- Diversity and inclusion are the building blocks of a fair society. Numerous academic and private-sector studies have shown that diverse businesses outperform homogenous organizations time and time again;
- Transparency in an institution’s approach to diversity does not require any change to that institution’s business plan or practices, it merely gives consumers in our diverse nation the ability to fairly evaluate where they spend their hard-earned dollars; and
- By 2040, the US will be majority people of color. Our communities have a right and responsibility to contribute to our nation's public, private, and non-profit sectors, and transparency data can help make clear where our participation is lacking.
The California Air Resources Board Must Adopt a Stronger Advanced Clean Truck Rule
Greenlining supports a stronger Advanced Clean Truck rule standard. As it stands, the ACT proposal would result in zero-emission trucks comprising four percent of California’s trucks by 2030; this is an insufficient standard and will fail to address the imminent, severe climate and public health consequences our state faces. We urge the California Air Resources Board to strengthen its proposal through the following mandates:
- Increasing the overall mandates to ensure that by 2030 no less than 15 percent of medium and heavy-duty trucks on the road are zero-emitting.
- Including Class 2b pickup trucks in the mandates beginning in 2024.
- Outlining CARB's longer-term objectives for achieving 100 percent zero-emission trucks in various categories, and explaining how this phase of the rule is consistent with those objectives in attaining federal and state air quality and greenhouse gas objectives.
- Committing to adopt corresponding fleet purchase requirements in 2021.
Greenlining is sponsoring AB 961, authored by Assembly member Eloise Gomez Reyes of the 47th District. AB 961 would adopt a recommendation in the California Energy Commission’s unanimously adopted SB 350 Low-Income Barriers Study to establish common definitions of “non-energy benefits” or community benefits of clean energy programs, develop standards to measure them, and prioritize projects that promote them in Environmental Justice Communities. This means that regulators would consider additional benefits of clean energy programs, including job creation and improved community health, in evaluating their effectiveness.
Greenlining Institute Energy Equity Legal Counsel Madeline Stano spoke at the California Energy Commission’s EPIC Symposium about how the Electric Program Investment Charge, or EPIC, can play an important part in a just transition to clean energy that benefits low-income and disadvantaged communities. In remarks at the Symposium’s panel on Equitable and Resilient Communities, Stano described how their work in the San Joaquin Valley showed them how low-income communities of color suffer the burdens of a fossil fuel economy, both socially and environmentally.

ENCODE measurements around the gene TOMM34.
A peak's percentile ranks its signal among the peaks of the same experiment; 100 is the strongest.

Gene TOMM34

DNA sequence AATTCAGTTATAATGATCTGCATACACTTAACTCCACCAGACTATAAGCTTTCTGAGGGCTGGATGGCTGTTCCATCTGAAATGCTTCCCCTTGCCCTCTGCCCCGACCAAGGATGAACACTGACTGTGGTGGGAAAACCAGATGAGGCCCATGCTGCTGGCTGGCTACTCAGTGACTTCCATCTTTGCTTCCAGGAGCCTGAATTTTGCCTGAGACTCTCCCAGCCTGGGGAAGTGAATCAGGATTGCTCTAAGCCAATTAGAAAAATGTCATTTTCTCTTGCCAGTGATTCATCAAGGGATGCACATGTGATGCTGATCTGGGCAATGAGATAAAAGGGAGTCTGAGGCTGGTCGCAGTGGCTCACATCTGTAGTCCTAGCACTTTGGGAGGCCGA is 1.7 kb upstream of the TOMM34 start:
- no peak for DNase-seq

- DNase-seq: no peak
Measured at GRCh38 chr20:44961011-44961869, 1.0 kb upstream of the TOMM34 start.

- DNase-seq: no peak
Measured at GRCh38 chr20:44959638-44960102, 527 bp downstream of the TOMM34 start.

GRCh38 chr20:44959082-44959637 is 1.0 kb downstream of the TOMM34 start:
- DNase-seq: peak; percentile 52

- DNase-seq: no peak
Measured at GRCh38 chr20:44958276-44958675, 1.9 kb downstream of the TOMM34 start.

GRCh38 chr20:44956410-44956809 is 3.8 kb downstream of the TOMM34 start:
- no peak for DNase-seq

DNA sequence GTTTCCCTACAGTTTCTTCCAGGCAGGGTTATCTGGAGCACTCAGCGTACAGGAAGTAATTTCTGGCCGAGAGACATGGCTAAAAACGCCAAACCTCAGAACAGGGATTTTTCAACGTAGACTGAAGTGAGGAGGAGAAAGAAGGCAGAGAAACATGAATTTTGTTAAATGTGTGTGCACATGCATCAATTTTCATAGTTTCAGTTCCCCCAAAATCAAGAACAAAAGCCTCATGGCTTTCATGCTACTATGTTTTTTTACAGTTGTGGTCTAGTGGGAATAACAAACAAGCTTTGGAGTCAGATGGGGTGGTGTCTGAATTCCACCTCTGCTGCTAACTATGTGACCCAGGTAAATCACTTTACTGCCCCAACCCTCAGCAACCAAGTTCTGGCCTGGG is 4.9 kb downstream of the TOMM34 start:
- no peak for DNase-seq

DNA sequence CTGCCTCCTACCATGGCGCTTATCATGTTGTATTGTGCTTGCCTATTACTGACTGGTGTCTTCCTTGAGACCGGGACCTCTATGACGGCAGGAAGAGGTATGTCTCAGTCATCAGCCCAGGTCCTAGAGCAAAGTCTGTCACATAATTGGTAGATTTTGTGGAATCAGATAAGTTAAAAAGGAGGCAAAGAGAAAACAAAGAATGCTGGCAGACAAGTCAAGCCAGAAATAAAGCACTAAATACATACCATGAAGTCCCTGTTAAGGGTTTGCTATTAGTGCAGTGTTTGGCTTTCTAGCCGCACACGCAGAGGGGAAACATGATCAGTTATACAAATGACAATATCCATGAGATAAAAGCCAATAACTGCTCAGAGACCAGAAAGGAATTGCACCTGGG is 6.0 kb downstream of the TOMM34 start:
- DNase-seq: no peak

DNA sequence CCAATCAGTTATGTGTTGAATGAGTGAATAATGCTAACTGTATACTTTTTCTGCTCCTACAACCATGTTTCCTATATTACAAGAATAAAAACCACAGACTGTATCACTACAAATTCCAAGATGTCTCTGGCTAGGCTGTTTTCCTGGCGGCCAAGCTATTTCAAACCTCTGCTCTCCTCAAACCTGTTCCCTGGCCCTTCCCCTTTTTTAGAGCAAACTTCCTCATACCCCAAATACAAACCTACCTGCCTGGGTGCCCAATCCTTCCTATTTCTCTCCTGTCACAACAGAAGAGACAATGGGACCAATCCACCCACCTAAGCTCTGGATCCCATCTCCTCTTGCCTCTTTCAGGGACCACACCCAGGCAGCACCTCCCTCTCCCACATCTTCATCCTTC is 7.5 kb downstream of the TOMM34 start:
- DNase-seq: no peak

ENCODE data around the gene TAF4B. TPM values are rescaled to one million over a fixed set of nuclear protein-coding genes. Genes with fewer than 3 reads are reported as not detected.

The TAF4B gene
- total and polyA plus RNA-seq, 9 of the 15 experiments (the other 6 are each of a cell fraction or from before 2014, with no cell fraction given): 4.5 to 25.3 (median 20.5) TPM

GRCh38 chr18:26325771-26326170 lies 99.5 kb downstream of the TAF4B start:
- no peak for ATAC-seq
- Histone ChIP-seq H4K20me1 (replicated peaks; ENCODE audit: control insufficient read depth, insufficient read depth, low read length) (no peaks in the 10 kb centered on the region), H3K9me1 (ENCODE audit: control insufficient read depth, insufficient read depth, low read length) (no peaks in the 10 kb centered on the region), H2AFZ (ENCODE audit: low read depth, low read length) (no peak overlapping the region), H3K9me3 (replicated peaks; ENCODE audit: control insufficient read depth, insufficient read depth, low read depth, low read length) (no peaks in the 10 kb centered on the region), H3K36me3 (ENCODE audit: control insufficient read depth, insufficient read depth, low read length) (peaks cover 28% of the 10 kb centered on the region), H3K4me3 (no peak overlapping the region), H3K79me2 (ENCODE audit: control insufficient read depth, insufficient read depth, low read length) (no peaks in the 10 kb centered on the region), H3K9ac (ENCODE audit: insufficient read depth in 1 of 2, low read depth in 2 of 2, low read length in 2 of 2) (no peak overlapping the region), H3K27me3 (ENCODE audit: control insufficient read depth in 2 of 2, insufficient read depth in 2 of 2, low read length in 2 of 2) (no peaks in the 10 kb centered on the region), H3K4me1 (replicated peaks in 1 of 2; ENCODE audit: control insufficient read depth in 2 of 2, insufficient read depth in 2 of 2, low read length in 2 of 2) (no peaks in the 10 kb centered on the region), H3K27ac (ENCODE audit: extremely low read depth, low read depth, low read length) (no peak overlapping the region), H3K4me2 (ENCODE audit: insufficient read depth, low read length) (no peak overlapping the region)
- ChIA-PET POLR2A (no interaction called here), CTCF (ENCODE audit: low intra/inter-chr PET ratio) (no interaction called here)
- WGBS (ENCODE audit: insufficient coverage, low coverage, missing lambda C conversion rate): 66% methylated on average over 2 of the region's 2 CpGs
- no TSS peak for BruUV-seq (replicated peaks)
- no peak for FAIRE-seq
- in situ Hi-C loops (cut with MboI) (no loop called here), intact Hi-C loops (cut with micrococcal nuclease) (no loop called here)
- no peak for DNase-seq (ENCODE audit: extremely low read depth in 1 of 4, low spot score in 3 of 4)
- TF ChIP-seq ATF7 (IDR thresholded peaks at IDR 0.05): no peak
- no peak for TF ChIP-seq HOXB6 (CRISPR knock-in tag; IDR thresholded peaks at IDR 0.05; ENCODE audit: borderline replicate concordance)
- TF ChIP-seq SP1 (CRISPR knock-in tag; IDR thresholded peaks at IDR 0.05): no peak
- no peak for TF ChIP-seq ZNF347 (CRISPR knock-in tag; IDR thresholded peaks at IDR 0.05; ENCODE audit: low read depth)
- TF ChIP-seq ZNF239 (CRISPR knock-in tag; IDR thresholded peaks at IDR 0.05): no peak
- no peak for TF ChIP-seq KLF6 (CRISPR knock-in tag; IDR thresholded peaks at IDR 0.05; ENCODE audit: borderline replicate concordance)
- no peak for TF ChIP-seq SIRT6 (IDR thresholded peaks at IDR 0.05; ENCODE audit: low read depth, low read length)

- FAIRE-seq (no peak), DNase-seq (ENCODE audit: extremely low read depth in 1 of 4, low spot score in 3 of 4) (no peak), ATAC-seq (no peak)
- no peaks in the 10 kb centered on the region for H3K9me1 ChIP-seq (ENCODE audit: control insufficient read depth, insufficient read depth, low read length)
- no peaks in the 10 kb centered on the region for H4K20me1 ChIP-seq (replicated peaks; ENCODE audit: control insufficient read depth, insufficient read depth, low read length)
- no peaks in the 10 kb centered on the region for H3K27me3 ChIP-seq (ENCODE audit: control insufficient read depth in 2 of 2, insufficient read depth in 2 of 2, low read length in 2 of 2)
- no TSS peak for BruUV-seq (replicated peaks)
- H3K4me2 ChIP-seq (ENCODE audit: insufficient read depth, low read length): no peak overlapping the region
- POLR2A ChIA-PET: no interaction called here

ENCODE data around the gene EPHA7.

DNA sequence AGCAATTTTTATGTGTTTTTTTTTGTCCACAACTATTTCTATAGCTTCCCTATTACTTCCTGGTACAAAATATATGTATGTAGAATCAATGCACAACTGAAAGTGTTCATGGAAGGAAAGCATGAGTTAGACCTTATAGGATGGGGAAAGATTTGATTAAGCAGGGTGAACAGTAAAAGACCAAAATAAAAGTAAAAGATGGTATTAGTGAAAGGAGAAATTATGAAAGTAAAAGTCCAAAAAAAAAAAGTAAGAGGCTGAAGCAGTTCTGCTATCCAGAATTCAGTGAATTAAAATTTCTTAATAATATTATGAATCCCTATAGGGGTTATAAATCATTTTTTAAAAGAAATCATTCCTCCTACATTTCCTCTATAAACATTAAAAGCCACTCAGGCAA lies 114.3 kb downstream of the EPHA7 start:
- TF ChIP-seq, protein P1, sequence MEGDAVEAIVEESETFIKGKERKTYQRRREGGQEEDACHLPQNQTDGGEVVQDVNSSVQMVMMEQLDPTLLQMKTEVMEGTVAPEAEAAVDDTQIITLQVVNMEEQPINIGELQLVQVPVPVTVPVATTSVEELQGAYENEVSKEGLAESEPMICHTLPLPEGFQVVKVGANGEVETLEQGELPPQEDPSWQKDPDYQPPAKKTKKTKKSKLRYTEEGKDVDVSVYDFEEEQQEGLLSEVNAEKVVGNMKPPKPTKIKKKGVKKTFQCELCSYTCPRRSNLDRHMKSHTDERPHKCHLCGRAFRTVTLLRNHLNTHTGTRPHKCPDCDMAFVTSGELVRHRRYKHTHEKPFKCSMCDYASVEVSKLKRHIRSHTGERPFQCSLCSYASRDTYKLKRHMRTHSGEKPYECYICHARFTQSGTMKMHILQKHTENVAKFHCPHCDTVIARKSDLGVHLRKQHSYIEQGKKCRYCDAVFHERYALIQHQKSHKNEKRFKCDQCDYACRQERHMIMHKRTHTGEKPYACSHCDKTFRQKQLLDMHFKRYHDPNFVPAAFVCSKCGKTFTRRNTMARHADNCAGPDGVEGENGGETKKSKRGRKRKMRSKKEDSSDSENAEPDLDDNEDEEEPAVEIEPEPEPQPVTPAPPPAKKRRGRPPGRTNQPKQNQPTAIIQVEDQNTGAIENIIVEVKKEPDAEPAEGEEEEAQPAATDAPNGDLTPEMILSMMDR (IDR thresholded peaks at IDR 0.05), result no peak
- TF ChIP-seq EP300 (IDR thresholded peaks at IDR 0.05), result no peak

Stano explained how they view the Electric Program Investment Charge – a ratepayer program that supports development of clean energy technologies — as a just transition policy, quoting Canadian labor organizer Brian Kohler, who said, “The real choice is not jobs or environment. It is both or neither.”
To further that just transition, Stano urged program participants to “meet communities where they are—physically and metaphorically. Go to the communities you seek to build relationships and show up with curiosity and something to offer.”
The Greenlining Institute’s Environmental Equity Legal Counsel Joel Espino submitted expert testimony regarding Southern California Edison’s application to the California Public Utilities Commission for approval of a $760 million program to deploy 48,000 EV charging ports. Greenlining is part of this proceeding and will continue to advocate for racial equity by ensuring this investment creates the most benefits for low-income people of color.
Greenlining urged the California Public Utilities Commission to approve a series of pilot projects to bring long-overdue relief to low-income rural communities lacking natural gas service, providing residents with cleaner and healthier alternatives for heating and cooking, as well as home weatherization and energy efficiency upgrades.